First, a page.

Numbers in Writing: Introduction

Blog Post 11 Writing Analytics Intro

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I’m a numbers person, even though I’m writer. I wouldn’t have majored in physics if I didn’t like them.  If you’re a fiction writer, I know what many of you are thinking.  “I know, I know.  It’s important to know the word count.  That’s a number.  But I’m a right-brain person. What other numbers have to do with writing?”  This is the first of a five-part series as to why I think numbers are important.

Let’s get started.

Numbers can tell you a lot about how well your book is written. I promise.  How?

  • They can answer several questions. Answering questions regarding intensity, point of view, scene hooks, and scene type can tell you a lot about your work.
  • They can help you revise your work. Taking a look at your work at certain points in the novel, such as after the rough draft, can provide a guide as to how to revise your novel.
  • They help ensure a solid final product. Readers like variety when they read.  A novel written with only action scenes will hold the reader for only so long.  Changing things up helps maintain interest.

Getting started is easy. And the best thing?  You can start with your rough draft.  Here’s how to do it.

  1. Write your rough draft. This is the fun part. Draft it using a word processing program that will allow you to track your word count because that’s especially important. Don’t worry about perfection. Write hot. Let it flow without going back and fussing with any kind of editing.
  2. Bone up on what intensity, point of view, hook, and scene type mean. I highly recommend Plot and Structure by James Scott Bell. It’s a great book that provides all sorts of information regarding how to write a good plot.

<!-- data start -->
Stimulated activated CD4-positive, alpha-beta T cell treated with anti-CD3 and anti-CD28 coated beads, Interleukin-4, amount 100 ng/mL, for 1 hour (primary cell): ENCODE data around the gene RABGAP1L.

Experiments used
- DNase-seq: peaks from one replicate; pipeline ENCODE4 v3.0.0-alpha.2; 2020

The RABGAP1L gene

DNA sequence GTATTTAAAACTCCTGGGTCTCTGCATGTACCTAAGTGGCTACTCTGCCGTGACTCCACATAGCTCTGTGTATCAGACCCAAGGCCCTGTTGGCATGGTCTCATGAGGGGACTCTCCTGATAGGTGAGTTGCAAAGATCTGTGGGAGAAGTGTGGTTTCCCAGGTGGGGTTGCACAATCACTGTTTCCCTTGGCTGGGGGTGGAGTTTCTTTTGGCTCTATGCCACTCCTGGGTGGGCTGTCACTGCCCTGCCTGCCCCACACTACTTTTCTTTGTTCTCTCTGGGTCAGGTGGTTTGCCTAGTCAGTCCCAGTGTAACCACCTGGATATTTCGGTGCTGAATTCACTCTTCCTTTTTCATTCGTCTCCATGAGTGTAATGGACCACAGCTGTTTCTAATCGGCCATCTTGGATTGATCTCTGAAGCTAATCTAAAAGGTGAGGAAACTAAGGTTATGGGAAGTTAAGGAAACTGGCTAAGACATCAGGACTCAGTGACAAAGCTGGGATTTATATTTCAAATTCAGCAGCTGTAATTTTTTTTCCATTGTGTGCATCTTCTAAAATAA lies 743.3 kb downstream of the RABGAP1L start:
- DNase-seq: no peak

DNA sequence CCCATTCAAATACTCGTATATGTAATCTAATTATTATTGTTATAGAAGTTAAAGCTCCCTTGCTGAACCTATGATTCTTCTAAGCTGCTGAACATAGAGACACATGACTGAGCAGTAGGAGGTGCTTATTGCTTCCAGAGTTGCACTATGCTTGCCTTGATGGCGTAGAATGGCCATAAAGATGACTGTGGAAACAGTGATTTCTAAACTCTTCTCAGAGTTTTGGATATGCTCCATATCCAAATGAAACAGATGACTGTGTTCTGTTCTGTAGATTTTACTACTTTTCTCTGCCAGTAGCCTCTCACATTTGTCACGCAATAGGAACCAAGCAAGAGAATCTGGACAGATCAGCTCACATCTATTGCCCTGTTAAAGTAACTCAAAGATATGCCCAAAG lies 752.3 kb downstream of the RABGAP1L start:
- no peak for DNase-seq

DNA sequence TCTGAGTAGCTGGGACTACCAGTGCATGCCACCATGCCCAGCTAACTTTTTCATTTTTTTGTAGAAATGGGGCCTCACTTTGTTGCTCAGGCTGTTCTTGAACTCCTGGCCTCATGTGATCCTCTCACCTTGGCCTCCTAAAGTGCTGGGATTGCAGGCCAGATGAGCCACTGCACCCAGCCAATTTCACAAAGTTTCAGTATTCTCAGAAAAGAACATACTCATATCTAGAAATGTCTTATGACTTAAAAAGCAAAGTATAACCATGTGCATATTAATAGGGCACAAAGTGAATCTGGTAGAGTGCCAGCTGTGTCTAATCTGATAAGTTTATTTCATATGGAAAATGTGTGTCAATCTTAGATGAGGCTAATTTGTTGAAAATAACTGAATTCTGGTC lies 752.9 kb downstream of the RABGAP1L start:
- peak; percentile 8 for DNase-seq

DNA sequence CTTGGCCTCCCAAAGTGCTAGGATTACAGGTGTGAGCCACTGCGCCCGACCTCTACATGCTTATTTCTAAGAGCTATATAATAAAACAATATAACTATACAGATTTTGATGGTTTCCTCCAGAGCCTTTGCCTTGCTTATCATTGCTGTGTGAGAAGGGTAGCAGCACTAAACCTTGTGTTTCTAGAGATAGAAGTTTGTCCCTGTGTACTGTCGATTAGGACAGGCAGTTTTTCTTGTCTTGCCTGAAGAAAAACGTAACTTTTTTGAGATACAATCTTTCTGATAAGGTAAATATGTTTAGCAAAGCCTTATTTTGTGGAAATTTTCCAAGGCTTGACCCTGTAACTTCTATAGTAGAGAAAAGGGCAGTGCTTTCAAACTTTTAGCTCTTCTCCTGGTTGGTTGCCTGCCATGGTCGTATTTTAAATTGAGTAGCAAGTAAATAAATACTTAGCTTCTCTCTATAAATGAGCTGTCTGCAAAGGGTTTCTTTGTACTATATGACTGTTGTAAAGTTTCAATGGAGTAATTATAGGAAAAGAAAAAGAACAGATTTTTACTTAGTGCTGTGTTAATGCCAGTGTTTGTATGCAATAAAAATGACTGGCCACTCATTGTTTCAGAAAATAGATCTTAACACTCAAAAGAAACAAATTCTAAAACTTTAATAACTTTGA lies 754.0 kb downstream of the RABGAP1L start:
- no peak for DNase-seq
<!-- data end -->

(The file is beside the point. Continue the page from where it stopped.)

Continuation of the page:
3. Use a spreadsheet to list out your scenes, a scene summary, and at least those four items. (As a side note, I also use the spreadsheet to enter other facets of my novel to ensure that I’m on track with other facets of my work.)  No worries.  We’ll talk about each in the next set of posts.
  4. Graph those four items. Through a simple logic statement and use of a spreadsheet’s graphing programs, it’s easy to put together a set of four graphs.
  5. Analyze these graphs. See where adjustments need to be made.
  6. Adjust on the revision. When you go back through your novel, take heed of what you’ve learned through looking at the graphs. If you need to adjust something, do so. Then, when your revision is complete, go back and look at the graphs. The beauty in the spreadsheet is that all data are entered onto a master sheet. Then revise the novel accordingly.

This may seem overwhelming at first, especially if you see utilizing spreadsheets as difficult. I promise it’s not.  Instead, analytics will open your eyes and confirm what you may have been feeling.  In the end, using analytics as part of the revision process will strengthen your writing.

Question: What, if any, set of analytics do you use to help revise your writing?

I have not received any compensation for writing this post. I have no material connection to the brands, products, or services I have mentioned.  I am disclosing this in accordance with the Federal Trade Commission’s 16 CFR Part 255: Guides Concerning the Use of Endorsements and Testimonials in Advertising.”

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